We all have a routine in our lives that helps us find peace and clarity, especially when the pressures of life start to bear down on us. For some, it’s a long shower, a walk in the park, a yoga session, or a little meditation. For others, it could be something more social like going to church or a support group. I discovered my own sacred routine about four years ago.
I got my first journal when I was 13 – a gift from my mom – and it mostly collected dust for the next few years. I saw very little use in self-reflection as a teenager, even if I desperately needed it at the time. And while I always had a knack for writing, putting pen to paper (or fingers to keyboard) was usually reserved for school essays and the occasional failed attempt at writing fiction.
It wasn’t until seven years later, after returning home from a semester abroad in Madrid, that I started to see the value in journaling. I was going through a lot of mental and emotional changes at the time, and I increasingly felt like I had no one to talk to about it all. The blank pages of a Moleskin notebook I had bought months earlier started to look like the only place I could express all of the noise going on inside my head. So I grabbed the notebook and my favorite pen, found myself a quiet place, and sat down to write.
It felt quite awkward at first. How was one supposed to start a journal entry? Were all my thoughts even worth putting down on paper? Who was I even supposed to write to? What if someone saw my writing and thought I was crazy? Eventually, I was able to push past all of those doubts and just start writing.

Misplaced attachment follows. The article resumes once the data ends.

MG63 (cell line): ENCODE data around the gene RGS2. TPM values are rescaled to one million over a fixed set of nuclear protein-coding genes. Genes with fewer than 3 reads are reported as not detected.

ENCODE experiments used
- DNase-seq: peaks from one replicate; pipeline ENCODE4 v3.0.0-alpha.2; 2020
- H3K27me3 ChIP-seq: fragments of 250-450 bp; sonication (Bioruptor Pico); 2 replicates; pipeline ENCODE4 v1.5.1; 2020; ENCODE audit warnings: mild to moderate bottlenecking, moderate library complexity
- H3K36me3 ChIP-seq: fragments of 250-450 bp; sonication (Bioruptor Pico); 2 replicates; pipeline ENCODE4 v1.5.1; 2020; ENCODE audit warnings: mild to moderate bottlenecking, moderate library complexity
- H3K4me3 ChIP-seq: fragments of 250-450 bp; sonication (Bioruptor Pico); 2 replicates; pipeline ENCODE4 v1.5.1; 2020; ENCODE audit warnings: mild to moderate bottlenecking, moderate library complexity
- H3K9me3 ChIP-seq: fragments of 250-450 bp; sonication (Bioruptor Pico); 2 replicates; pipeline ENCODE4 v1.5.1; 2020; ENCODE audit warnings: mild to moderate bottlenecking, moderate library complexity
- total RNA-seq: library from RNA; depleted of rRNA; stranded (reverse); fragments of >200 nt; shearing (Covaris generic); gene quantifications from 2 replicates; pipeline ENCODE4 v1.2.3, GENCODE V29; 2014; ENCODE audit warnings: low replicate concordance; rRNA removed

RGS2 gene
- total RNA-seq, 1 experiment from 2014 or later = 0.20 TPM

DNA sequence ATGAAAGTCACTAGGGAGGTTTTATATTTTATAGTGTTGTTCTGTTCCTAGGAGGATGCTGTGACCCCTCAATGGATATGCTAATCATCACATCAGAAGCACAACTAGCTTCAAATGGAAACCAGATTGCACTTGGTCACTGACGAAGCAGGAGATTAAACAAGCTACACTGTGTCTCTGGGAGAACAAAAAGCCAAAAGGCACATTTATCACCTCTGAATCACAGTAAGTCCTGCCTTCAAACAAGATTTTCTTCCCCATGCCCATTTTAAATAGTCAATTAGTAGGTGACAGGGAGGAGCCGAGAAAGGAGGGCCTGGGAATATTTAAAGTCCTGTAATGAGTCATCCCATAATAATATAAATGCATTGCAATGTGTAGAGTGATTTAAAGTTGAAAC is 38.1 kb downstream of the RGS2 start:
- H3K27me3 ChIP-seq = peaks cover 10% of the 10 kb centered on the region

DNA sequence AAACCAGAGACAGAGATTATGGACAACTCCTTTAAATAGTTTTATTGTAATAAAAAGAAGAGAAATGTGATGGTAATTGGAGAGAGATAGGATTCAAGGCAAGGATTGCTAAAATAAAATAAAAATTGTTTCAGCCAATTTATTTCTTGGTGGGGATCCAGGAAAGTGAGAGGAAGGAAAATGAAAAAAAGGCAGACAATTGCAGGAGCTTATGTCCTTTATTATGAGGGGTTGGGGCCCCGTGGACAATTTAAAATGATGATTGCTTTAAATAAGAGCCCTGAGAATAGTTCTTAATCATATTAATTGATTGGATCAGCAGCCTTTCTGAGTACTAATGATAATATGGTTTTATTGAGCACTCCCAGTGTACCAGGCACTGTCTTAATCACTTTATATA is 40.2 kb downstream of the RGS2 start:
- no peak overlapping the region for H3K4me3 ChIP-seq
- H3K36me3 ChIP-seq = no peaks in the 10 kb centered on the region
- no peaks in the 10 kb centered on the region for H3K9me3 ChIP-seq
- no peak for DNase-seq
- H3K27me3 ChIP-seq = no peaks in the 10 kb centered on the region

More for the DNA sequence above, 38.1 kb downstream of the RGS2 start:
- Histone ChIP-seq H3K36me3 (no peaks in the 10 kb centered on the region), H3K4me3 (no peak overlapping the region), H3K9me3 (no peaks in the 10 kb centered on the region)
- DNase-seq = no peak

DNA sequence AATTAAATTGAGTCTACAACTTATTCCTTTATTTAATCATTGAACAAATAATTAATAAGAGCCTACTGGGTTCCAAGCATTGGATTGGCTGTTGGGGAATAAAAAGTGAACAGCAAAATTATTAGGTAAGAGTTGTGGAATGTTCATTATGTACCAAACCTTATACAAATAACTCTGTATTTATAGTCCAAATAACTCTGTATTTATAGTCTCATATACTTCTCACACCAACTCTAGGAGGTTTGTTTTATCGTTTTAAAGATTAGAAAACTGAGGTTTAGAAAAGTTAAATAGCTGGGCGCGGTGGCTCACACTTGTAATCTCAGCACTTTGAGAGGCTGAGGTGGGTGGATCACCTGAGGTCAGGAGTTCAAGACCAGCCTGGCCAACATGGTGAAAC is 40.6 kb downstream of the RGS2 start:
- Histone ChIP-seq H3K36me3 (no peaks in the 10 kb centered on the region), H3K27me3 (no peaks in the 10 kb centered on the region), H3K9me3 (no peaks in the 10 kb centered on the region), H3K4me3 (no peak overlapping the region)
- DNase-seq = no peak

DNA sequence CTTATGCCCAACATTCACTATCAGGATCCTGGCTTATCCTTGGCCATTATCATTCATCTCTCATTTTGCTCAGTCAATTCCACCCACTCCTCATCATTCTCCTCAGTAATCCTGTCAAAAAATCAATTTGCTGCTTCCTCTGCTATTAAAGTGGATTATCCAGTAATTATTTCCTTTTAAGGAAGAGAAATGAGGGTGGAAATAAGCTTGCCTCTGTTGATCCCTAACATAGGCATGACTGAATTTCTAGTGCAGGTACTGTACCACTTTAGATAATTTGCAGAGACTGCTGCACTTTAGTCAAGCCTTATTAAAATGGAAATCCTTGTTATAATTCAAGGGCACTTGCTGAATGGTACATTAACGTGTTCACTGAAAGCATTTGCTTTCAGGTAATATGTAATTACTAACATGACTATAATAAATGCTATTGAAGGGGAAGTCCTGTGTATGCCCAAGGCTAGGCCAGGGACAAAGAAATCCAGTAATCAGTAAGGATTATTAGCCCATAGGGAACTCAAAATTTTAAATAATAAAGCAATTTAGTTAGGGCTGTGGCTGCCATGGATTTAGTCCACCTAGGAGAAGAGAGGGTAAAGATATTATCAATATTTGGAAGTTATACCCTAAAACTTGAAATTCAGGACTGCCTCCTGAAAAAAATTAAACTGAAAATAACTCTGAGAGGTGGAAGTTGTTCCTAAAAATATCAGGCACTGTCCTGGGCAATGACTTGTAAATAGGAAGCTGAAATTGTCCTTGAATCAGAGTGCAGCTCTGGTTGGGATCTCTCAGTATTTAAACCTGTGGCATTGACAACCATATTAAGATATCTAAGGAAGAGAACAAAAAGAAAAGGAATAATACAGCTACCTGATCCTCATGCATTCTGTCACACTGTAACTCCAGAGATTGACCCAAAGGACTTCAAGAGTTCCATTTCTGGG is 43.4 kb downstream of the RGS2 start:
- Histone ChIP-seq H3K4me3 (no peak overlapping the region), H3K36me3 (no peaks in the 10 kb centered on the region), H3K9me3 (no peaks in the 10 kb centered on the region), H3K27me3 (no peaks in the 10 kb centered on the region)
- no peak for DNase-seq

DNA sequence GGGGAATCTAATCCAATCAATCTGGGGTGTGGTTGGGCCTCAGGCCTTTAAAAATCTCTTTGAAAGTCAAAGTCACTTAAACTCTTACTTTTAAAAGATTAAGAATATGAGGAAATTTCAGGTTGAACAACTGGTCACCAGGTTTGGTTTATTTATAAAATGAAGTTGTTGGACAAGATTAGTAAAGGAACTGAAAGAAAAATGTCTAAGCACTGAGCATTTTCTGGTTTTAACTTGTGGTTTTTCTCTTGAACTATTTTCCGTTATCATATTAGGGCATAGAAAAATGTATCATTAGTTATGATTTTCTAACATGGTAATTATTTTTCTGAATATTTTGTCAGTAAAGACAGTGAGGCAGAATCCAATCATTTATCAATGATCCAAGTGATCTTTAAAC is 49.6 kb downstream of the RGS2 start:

I don’t remember at what point journaling went from a desperate experiment to a consistent routine. All I know is that writing in that notebook quickly started to feel as natural as eating or drinking. It was the first time I could express all of the thoughts in my head without the fear of being judged. I could rave and rant and contradict myself, all with the knowledge that my words were for me and me alone.
I soon found that journaling was more than just a way for me to get things off my chest in a judgment-free environment. It became a way for me to truly understand myself. For years I had felt like a victim of my constantly fluctuating thoughts and emotions, with no way of understanding what was going on in my head. Journaling allowed me to put all of the confusion on paper, and from there I could start to make sense out it.
Fast-forward almost four years and you would be hard-pressed to find me anywhere without my journal close by. Journaling is so many things to me. It’s one of my greatest sources of comfort in times of distress. It’s the janitor for my mind, helping me get rid of all the clutter and put things in their correct place. It’s the place I get to feel fancy by practicing my cursive. It’s a running record of all the changes I experience over time. Most of all, though, it’s the ritual that keeps me grounded on a daily basis, and I don’t know what I would do without it.